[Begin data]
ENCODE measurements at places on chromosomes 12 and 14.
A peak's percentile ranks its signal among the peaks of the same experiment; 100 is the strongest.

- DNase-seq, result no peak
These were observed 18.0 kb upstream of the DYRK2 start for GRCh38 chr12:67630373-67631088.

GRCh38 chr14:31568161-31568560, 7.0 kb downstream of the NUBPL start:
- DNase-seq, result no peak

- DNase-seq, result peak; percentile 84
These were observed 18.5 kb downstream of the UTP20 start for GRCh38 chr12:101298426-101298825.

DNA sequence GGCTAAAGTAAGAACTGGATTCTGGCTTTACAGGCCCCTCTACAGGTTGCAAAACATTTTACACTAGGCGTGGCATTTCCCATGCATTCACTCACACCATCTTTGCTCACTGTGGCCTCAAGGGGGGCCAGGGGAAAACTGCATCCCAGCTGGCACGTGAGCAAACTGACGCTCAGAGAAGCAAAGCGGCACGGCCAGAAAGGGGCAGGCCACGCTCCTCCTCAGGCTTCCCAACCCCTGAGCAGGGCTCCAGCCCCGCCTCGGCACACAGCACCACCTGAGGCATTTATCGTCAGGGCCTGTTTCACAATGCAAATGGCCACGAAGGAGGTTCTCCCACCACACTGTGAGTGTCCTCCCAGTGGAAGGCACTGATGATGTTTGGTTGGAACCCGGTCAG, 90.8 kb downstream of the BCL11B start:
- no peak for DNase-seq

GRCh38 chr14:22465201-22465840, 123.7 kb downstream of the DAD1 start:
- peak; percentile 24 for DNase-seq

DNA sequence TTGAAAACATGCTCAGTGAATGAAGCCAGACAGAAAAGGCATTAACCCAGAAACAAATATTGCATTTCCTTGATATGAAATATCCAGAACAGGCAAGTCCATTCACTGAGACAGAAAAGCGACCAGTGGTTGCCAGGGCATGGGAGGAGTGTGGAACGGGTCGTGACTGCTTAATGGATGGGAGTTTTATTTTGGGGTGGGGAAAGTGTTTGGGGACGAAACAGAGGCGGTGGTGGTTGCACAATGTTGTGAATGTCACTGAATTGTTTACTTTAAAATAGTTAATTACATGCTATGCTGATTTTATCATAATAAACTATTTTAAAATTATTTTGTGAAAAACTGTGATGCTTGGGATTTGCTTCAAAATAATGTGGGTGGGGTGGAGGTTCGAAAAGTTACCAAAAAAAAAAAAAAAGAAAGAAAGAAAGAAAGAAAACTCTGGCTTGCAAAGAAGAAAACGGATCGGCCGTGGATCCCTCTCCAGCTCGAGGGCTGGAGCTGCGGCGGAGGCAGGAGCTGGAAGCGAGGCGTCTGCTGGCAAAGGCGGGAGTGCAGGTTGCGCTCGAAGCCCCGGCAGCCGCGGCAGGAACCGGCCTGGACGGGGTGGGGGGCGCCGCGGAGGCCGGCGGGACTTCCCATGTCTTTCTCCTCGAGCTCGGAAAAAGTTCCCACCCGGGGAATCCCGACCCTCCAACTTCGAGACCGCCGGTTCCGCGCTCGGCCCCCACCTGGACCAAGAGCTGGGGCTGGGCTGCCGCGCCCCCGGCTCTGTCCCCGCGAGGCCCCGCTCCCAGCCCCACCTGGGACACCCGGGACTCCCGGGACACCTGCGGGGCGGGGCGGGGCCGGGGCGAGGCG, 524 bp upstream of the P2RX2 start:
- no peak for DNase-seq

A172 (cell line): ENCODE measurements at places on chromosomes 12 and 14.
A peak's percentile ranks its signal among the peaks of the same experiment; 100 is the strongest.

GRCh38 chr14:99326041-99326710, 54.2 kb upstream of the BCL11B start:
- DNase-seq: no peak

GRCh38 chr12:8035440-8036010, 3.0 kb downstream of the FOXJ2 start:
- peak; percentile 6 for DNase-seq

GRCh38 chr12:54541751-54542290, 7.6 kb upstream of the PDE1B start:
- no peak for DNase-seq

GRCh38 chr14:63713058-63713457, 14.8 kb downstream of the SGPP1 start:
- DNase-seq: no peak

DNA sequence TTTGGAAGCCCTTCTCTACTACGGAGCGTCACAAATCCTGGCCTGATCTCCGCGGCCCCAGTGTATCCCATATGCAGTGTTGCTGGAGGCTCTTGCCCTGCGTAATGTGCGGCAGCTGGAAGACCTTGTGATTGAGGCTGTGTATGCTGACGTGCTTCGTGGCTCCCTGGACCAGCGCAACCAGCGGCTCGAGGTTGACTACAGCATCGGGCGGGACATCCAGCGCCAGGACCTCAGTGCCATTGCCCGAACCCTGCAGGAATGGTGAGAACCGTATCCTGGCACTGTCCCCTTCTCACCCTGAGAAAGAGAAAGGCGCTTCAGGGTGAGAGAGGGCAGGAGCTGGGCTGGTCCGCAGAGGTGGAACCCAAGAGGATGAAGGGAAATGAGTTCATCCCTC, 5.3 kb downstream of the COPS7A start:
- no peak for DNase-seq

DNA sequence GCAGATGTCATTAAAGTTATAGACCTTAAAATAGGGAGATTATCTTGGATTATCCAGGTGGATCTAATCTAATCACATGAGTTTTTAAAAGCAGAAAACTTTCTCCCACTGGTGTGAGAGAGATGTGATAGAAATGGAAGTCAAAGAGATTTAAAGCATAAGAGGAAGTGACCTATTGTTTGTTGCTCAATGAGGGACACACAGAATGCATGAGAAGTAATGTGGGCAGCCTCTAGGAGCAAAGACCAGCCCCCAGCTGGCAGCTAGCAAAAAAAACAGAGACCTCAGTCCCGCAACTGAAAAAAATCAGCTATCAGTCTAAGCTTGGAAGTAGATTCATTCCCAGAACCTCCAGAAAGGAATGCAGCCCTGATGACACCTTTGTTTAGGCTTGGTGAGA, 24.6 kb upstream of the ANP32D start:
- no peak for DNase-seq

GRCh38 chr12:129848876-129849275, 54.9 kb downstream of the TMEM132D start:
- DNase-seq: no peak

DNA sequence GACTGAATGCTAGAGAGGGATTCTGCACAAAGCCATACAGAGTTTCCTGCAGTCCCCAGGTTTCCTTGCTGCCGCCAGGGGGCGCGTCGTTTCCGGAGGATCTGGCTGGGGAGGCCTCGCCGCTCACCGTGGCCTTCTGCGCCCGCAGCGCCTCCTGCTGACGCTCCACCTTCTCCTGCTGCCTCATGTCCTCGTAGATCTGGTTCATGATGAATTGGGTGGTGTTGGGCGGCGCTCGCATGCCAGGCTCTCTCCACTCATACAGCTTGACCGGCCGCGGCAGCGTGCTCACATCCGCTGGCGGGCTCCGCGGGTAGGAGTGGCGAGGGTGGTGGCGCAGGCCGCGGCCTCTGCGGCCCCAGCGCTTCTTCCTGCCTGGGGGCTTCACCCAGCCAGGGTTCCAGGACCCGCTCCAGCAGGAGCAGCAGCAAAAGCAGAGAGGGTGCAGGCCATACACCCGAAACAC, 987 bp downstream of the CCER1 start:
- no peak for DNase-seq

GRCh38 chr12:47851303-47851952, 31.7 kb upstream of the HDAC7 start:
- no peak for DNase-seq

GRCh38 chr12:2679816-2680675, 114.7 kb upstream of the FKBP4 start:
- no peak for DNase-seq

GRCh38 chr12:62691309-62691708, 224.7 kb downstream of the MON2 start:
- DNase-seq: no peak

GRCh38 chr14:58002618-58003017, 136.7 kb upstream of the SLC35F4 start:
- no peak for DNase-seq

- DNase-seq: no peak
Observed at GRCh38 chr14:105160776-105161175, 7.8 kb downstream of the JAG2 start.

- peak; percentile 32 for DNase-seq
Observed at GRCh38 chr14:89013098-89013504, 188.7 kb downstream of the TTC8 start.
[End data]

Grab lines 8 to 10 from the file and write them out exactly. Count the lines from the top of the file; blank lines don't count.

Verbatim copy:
These were observed 18.5 kb downstream of the UTP20 start for GRCh38 chr12:101298426-101298825.

DNA sequence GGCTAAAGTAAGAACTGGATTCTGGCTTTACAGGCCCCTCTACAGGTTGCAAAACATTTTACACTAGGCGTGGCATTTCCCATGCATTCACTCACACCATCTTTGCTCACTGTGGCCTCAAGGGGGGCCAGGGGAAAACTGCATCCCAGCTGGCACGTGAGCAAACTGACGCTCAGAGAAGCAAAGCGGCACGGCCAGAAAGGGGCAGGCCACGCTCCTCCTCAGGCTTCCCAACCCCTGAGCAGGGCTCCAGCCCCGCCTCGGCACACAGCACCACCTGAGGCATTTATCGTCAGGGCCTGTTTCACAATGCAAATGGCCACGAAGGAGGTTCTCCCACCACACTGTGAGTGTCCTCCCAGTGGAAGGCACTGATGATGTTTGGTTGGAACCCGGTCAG, 90.8 kb downstream of the BCL11B start:
- no peak for DNase-seq